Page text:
I recently discovered that a debut full-length is expected out sometime this year, which has left me with high expectations, which I didn’t initially have coming into the bands sound. This is another indication of their massive appeal. I believe the groove elements that come mainly in the form of the guitars will appeal to metal fans in general, as opposed to just appealing to a specific target audience. The doom metal elements of this EP are on show for us all to see, but they’re subtly blended with groove metal to make it seem more melodic on the surface, when the material is actually very harsh in sound due to the distortion the lead guitar takes on. I was apprehensive to begin with when listening to this EP because A) Serpentcult only implement one guitarist, whereas two is usually the standard these days. Incorporating two guitarists into the mix usually allows for more expression and a better assortment of intertwining riffs. However, Serpentcult do not let the simple fact that they only use one guitarist hinder their progress and finally, B) Serpentcult use a female vocalist. Male vocalists usually adapt to the doom metal traditions a lot faster than female vocalists. The harsh guitar tones, which do consist of a lot of melody to be fair, are harder to adapt to for female vocalists because, obviously, men tend to have deeper voices. Her voice has a distinctive edge and is very catchy when the lyrics can be made out. However, my apprehension was short lived.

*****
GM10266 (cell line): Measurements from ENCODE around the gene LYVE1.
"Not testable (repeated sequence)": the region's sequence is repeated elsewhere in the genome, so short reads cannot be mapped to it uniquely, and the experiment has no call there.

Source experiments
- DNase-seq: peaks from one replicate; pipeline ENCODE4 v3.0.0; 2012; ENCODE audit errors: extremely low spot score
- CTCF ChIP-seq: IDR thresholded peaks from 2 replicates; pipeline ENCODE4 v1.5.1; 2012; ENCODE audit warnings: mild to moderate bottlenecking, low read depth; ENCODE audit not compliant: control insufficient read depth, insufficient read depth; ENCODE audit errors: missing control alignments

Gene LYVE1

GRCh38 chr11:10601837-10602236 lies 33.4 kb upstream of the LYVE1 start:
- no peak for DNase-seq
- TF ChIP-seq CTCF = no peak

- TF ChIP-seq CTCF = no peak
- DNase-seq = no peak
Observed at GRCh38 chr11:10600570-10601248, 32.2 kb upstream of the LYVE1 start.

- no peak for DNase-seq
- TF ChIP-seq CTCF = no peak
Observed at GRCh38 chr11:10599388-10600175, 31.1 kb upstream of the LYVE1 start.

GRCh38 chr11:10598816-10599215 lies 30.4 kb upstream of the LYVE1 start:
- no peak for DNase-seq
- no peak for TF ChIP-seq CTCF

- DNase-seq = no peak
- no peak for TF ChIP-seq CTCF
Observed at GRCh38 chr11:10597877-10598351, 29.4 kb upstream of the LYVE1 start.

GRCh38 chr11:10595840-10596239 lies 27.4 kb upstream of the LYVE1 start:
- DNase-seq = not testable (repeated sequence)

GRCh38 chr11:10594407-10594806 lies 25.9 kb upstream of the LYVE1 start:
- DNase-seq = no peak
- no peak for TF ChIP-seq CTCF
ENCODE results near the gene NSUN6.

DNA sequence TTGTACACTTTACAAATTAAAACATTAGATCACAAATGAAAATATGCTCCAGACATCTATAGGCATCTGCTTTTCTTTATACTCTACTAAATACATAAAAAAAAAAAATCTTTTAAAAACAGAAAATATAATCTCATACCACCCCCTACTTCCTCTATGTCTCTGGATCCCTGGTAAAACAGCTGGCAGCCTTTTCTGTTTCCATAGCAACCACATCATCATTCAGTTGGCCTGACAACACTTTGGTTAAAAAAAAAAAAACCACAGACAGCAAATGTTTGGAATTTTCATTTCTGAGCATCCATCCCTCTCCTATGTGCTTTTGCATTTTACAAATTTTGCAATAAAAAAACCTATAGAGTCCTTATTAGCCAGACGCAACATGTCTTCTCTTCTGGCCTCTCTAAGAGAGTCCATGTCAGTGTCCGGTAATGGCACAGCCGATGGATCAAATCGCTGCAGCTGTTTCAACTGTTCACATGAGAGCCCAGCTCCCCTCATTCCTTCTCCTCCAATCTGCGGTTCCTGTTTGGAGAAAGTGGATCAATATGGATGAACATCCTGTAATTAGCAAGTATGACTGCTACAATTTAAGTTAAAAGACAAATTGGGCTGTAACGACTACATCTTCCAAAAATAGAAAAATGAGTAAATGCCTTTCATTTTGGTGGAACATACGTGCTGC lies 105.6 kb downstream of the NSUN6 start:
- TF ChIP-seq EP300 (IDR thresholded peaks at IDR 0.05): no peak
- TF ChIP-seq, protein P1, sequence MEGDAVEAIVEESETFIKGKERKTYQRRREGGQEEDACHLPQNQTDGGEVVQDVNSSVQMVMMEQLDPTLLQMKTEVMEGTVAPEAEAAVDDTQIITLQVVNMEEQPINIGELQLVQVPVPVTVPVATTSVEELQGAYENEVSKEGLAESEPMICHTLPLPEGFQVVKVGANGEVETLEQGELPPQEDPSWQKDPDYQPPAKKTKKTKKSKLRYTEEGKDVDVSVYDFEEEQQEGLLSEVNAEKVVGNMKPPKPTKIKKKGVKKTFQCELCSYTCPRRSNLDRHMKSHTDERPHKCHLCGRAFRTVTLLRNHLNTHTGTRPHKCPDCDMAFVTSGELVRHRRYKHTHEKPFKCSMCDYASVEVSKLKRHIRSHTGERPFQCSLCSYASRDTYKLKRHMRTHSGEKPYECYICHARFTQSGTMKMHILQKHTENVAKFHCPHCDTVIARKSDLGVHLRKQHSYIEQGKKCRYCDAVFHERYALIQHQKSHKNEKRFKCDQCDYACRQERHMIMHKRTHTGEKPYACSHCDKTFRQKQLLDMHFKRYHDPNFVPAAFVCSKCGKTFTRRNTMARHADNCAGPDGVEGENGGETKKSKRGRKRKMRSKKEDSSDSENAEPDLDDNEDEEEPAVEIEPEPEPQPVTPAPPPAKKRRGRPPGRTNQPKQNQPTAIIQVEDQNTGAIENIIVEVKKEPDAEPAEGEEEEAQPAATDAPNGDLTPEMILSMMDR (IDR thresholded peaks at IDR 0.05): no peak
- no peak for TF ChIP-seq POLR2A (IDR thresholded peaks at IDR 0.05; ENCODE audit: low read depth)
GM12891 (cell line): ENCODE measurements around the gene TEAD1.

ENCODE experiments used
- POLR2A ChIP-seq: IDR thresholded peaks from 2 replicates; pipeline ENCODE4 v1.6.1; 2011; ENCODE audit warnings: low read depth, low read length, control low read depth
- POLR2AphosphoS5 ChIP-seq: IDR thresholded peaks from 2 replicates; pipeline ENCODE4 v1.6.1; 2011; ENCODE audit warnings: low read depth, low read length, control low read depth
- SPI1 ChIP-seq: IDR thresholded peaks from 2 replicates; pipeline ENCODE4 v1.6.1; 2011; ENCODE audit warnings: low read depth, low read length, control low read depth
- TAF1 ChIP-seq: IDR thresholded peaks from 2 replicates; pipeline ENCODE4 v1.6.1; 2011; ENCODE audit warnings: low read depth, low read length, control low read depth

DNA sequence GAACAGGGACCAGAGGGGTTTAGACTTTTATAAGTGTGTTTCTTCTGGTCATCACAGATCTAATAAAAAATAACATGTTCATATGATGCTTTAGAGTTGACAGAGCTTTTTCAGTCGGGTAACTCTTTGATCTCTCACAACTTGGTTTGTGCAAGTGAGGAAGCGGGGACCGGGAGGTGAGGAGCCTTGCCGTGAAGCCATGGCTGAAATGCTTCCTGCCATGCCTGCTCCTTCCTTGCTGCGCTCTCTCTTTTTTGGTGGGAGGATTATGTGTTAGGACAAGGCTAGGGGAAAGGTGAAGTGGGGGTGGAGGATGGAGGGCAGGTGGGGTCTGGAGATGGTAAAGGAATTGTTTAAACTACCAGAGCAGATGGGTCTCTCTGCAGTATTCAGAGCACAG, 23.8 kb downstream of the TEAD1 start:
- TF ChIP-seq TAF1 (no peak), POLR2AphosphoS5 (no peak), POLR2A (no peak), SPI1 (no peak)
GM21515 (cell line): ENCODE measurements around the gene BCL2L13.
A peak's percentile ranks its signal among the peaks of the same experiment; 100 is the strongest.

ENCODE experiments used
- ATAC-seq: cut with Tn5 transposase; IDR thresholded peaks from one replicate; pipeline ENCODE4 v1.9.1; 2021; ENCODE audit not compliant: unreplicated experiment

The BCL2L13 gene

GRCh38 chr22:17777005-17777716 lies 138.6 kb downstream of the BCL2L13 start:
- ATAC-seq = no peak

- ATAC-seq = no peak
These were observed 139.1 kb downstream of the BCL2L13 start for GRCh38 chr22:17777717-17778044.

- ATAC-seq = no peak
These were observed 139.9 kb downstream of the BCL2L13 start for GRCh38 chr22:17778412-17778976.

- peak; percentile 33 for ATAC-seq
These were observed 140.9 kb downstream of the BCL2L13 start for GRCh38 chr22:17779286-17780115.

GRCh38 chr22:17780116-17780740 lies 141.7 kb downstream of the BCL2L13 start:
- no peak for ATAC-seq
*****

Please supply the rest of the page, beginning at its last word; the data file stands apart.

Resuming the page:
‘The Harvest’ is the first track on the EP, and the best in my opinion, and eliminated all fears I had before I listened to this EP all the way through. Michelle’s voice is superbly adapted to the sound that Serpentcult emit. One can tell the amount of time and energy put into assembling this EP has paid off. The groove elements which included in ‘The Harvest’, are transmitted primarily through bass and lead guitar. These elements of the instrumentation do not overwhelm Michelle’s voice. She shows on this song that she is perfectly capable of living up to the standards most fans expect from the doom genre. Whilst her vocals are clean for the most part, the fact that she doesn’t delve into the harsher form of vocal variations doesn’t disappoint. As stated, her voice is perfectly situated between the melodic guitars and the awesome bass, which isn’t overwhelmed or overpowered either. Even the Uriah Heep cover, which I’ve not heard the original of, shows that Michelle can easily transform the sound of her voice to suit the soundscapes. ‘Trident Nor Fire’ is an impeccable effort from this Belgian act and should be taken very seriously. Pleasing aspects are much easier to find than anything else. The bass, which is ever present, is a positive to take. Usually, bass can be overshadowed in the metal industry, but Serpentcult’s solid musicianship and song writing has allowed them to utilise the bass well. The lead guitar is especially pleasing. The riffs the guitarist creates and melodic with harsher undertones, but also contain a fair amount of distinctive groove. Percussion is strong and packs a hefty punch too. ‘Trident Nor Fire’ is an excellent showcase of Serpentcult’s talents.